“Hey, we won!” she shouted.

Typically, once crews finish the regatta, they pull into harbor at Dauphin Island for a trophy ceremony and a night’s rest. But the Gaston brothers decided to sail home in their twin boats to beat the storm; others made the same choice. The brothers shared sandwiches and bottled water, then headed north along the bay’s western shore.

Shortly before 3 p.m., Ron and Hana watched as storm clouds rolled toward them from the west. “We may get some rain,” Ron said, a characteristic understatement.

By now, the storm, which had first come alive in Texas, had crossed three states to reach the edge of Mobile Bay. At the National Weather Service office in Mobile, meteorologists watched it advance on radar. Jason Beaman, the meteorologist in charge of coordinating the office’s warnings, noted the unusual way the storm kept gaining strength rather than blowing itself out quickly. “It was an engine, like a machine that keeps running,” he said.

map5W Infographics for Reader's Digest
Ten boats were lost that day, in one of the worst sailing disasters in American history.

Under the Dauphin Island Bridge, a three-mile span that links the island to the mainland, Ron’s daughter, 17-year-old Sarah Gaston—also in the race—struggled to control a small boat with her sailing partner, Jim Gates, a 74-year-old family friend, as wind and rain came over the bay.

“We just were looking for any land at that point,” Sarah said later. “But everything was white. We couldn’t see land. We couldn’t even see the bridge.” The pair watched as one of their sails ripped in slow motion, as if by some invisible hands.

Farther north, Ron and Hana were getting closer to the Buccaneer Yacht Club, about seven miles away. Lightning crackled. “Don’t touch anything metal,” Ron yelled to Hana. They huddled on their boat’s fabric deck.

Less than two miles behind, Shane and Connor disappeared behind a curtain of rain.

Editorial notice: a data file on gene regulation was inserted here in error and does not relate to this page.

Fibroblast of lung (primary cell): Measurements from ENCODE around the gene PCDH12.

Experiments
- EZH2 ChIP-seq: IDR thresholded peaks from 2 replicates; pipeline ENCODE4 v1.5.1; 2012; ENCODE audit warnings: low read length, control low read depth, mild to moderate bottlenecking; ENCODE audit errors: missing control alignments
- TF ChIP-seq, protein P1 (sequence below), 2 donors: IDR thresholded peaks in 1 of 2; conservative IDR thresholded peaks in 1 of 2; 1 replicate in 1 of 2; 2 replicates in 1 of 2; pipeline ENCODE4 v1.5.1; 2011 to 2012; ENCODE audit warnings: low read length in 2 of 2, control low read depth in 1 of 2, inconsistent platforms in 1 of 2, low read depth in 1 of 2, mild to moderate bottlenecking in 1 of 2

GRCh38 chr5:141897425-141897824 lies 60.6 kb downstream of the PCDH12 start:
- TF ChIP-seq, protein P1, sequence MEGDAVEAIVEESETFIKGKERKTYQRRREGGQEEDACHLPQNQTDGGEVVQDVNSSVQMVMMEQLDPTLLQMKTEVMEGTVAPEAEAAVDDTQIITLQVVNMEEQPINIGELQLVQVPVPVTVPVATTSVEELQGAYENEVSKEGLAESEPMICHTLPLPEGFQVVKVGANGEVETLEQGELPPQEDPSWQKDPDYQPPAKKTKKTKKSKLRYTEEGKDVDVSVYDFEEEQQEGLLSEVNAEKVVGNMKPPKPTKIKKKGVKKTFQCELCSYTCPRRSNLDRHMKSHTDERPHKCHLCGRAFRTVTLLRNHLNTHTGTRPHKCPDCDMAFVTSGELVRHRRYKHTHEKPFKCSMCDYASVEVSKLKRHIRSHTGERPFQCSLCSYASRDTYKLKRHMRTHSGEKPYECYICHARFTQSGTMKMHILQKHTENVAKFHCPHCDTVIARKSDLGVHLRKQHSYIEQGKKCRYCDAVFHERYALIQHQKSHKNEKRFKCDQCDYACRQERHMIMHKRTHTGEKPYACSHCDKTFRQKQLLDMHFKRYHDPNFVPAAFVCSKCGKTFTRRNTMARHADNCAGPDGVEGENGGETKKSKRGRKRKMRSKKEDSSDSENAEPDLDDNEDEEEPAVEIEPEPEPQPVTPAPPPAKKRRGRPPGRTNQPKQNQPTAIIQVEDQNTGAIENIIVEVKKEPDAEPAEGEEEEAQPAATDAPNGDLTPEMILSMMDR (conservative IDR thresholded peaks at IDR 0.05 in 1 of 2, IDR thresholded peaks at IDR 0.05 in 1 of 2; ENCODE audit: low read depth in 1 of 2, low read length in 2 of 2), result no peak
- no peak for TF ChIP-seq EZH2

Within moments, the rain caught up with the Kyla. It came so fast and was so dense that the world seemed to be reduced to a small gray room, with no horizon, no sky, no shore.

Then, without warning, the winds rose to 73 miles per hour—almost hurricane strength. Ron and Hana never had a chance to let down their sails.

The front of the Kyla rose from the water. The catamaran stood on its tail for an instant, then flipped sideways. The bay was only seven feet deep at that spot, so the mast jabbed into the mud and snapped in two.

Hana flew off, hitting her head on the boom, the horizontal pole attached to the mast. Ron landed between her and the boat. He grabbed her with one hand and a rope attached to the boat with the other. The fabric deck, now vertical, caught the wind like a sail.

As the boat blew away, it pulled Ron through the water, away from Hana. He faced a surreal decision: Let go of the boat—or Hana.

He let go of the boat.

Hana and Ron both wore life jackets, but eight-foot swells crashed on them, threatening to separate or drown them. The two wrapped their arms around each other, and Hana tucked her head against Ron’s chest to find a pocket of air free from the piercing rain.

About 30 miles north, a Coast Guard ensign named Phillip McNamara stood his first-ever shift as duty officer. As the storm bore down on Mobile Bay, distress calls came pouring in. Several times, he rang his superior, Cdr. Chris Cederholm, for advice about how to respond.

“By the third call, it was clear something big was happening,” Cederholm said recently. When he arrived at the station, he triggered a “mass rescue operation” protocol, summoning a response from air, land, and sea.

As authorities scrambled to grasp the enormity of the storm, hundreds of sailors on the bay struggled to survive it.

The wind flipped the Luitens’ Razr, slinging the crew—Lennard, Robert, 71-year-old Jimmie Brown, and teenage friends Adam Clark and Jacob Pouncey—into the water. Then the boat barrel-rolled, and Lennard and Brown were briefly scooped back onto its deck before the keel snapped and they were tossed once again, this time in the other direction.

Brown struggled in a raincoat. Lennard swam around the boat, searching for his dad, whom he found with Pouncey. After about 20 minutes of being rocked by the waves, Lennard struck out for the shore to find help.

As the Razr’s crew struggled, an experienced sailor named Larry Goolsby, captain of the 22-foot boat Team 4G, was in sight of the finish line when the storm came his way. The gale rolled the boat over twice before a much heavier 40-foot vessel appeared. It was moving with all the force of the storm at its back and bearing down on the smaller boat’s three-person crew.